Since returning to his individual practice, he focuses on large-scale sculptures and installations that interrogate the interconnectedness of urban design with systems of power and surveillance, first drafted in watercolors. His practice includes installation, painting, and the use of what he considers are objects with “elements of truth”; this last category has included found remnants of places, like debris, fragments of walls, and measuring tape. He is best known for monumental projects like NOLIMITS (2013), the ten sculptures on Park Avenue are riffs on iconic NYC buildings that twists and bends with the source of inspiration as though it were a malleable garden hose. Suffused  with humor and levity which reveal the powerful potential of artistic intervention to shock us out of our blasé of acceptance of everyday submission. In 2015, he won Artist of the Year Award by the Howard and Patricia Farber Foundation in Havana during the 12th Bienal de Havana. In 2016, Coachella Music Festival in Palm Springs, CA commissioned Arrechea and made Katrina Chair elevates the community around the Katrina Hurricane that in 2005 slammed the U.S. Gulf Coast with winds of up to 127 miles per hour. Arrechea has had individual exhibitions at institutions such as Museo Nacional de Bellas Artes in Havana; PS1 Contemporary Art Center in New York; Los Angeles County Museum of Art (LACMA) in Los Angeles; and the New Museum in New York.

http://alexandrearrechea.com

Presented by Latin American Canadian Art Projects in partnership with OCAD University's President's Speaker Series
Photo by Rafael Garcia Sanchez.

 

Venue & Address: 
100 McCaul Street - Auditorium - (Room 190)
Email: 
jnorthwayfrank@ocadu.ca
Phone: 
416-977-6000 x300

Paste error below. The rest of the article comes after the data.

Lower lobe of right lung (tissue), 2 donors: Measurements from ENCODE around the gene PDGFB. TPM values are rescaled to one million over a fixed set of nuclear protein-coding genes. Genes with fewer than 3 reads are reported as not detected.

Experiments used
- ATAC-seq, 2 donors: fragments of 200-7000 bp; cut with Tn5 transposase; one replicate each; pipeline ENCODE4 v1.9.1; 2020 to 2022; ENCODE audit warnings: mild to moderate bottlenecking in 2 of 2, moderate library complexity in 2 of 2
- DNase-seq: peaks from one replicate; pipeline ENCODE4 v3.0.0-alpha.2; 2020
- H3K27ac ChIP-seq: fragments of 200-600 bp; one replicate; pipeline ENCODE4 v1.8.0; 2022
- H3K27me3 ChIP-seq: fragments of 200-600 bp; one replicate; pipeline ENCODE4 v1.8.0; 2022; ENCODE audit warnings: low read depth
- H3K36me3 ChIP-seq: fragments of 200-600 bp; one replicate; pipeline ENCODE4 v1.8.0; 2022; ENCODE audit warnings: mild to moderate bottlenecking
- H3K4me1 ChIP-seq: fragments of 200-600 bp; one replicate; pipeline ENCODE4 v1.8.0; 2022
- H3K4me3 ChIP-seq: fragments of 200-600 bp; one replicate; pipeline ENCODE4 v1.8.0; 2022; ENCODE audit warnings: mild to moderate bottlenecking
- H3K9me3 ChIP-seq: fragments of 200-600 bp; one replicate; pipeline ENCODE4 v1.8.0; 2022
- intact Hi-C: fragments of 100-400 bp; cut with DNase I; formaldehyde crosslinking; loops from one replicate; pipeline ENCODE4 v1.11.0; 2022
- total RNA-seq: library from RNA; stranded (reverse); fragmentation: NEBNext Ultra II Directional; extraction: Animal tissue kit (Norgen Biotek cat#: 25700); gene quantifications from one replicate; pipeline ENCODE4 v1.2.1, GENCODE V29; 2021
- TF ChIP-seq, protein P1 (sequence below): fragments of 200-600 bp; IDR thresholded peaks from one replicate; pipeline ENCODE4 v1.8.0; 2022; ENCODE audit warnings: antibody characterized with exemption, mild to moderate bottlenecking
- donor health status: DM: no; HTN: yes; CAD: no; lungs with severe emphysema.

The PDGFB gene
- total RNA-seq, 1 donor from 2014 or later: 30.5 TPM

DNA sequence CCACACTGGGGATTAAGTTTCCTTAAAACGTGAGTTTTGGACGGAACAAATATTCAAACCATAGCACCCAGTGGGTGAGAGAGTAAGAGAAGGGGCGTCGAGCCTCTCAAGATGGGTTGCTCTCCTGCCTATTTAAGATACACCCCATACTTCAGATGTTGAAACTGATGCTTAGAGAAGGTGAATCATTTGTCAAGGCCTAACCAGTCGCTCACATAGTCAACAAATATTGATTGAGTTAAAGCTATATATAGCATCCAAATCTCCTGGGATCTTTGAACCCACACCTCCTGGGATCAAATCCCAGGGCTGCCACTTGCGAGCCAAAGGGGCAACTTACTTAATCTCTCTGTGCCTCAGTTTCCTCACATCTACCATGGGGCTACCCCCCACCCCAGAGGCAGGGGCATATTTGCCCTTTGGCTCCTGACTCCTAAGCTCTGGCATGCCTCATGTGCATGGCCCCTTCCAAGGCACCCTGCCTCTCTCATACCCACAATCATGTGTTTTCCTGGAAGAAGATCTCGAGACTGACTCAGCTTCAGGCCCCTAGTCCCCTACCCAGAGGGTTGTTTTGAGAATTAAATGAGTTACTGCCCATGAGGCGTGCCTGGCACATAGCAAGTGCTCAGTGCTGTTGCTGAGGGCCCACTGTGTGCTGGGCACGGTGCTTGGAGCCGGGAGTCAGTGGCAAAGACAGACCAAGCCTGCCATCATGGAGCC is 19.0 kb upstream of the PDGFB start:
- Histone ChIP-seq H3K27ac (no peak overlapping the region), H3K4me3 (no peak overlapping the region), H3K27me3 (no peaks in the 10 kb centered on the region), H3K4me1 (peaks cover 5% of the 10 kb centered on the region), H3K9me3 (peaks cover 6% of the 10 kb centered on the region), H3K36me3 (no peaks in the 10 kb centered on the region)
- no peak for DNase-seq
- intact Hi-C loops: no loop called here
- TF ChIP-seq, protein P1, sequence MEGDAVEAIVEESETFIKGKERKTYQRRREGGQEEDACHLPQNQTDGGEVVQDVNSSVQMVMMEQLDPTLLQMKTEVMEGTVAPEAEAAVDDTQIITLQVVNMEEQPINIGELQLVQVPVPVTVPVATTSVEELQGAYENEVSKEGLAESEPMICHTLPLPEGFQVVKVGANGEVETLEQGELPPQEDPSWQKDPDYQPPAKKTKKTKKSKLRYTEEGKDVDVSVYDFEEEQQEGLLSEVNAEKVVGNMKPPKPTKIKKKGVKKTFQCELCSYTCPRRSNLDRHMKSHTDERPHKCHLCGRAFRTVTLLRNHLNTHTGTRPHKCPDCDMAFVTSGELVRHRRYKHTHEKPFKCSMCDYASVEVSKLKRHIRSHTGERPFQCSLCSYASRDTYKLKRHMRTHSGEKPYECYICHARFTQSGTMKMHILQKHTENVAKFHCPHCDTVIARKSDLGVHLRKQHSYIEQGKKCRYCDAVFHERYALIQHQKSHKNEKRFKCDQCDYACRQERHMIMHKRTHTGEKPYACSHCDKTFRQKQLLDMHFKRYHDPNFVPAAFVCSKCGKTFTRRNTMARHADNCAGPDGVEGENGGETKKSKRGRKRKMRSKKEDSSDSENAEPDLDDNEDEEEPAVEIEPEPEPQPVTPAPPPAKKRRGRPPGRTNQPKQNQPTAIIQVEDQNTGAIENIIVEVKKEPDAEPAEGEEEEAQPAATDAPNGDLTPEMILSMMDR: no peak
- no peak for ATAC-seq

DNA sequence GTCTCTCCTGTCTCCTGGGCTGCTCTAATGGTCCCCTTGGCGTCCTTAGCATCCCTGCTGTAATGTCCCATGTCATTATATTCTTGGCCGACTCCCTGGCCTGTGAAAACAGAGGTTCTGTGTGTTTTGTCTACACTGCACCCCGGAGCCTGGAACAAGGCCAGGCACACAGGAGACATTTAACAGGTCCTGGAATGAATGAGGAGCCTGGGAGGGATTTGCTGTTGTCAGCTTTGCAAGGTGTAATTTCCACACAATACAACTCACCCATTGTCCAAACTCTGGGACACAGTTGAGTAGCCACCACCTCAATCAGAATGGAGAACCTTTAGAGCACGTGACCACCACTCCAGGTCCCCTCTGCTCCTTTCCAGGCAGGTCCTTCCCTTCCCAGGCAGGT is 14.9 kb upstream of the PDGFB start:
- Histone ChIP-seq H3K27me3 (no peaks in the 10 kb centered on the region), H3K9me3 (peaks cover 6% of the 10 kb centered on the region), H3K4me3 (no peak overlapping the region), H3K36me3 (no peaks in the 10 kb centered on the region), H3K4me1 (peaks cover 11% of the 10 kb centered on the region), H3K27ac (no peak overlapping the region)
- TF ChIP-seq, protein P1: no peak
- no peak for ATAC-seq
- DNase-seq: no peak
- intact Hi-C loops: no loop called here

Cost: 
Free

Design for desirability: designing for others without losing yourself

Thursday, August 11, 2016 - 9:30pm

In this guest lecture Harvard's Dr. Beth Altringer shares some of her research and insights into what user centric design really means.

Designing for desirability can mean many things, but increasingly it means designing for what an end-user will find desirable. Her team has been researching how different professional designers decide what to do next on their projects. In this lecture, she will consider a variety of ways that designers get feedback during their design processes on what others will find desirable. Among other insights, it is clear that, despite the rise of user-centered design, many designers are still designing more for themselves than for others. The fundamental ongoing tension of 'designing for ourselves versus designing for others' continues through all stages of most design projects. It involves tradeoffs during problem framing, research methods, idea selection, iteration, implementation and evaluation. The extreme of designing for ourselves can increase the risk of confirmation bias and the extreme of designing for others may increase the risk of loss of designer motivation. How designers navigate this tension has implications for project and personal success, as well as the types and inclusivity of ideas that get created and prioritized.

Dr. Altringer runs the Desirability Lab at Harvard School of Engineering & Applied Science and the Graduate School of Design (SEAS/GSD). She uses behavioral and design research to help innovators in four ways: 1) studying what makes some designs more desirable; 2) studying decision-making related to the most (and least) successful projects; 3) applying research to develop more effective pre-professional project-based design courses; and 4) helping companies embed desirability into the experiences they create. Dr. Altringer has a background in design (Masters in architecture) and behavioral science (PhD studying multi-disciplinary design projects at companies like IDEO). She has worked with organizations like Kering/Gucci Group/Puma, Piaggio Fast Forward, Uber, Esquire, the US Navy and Diageo.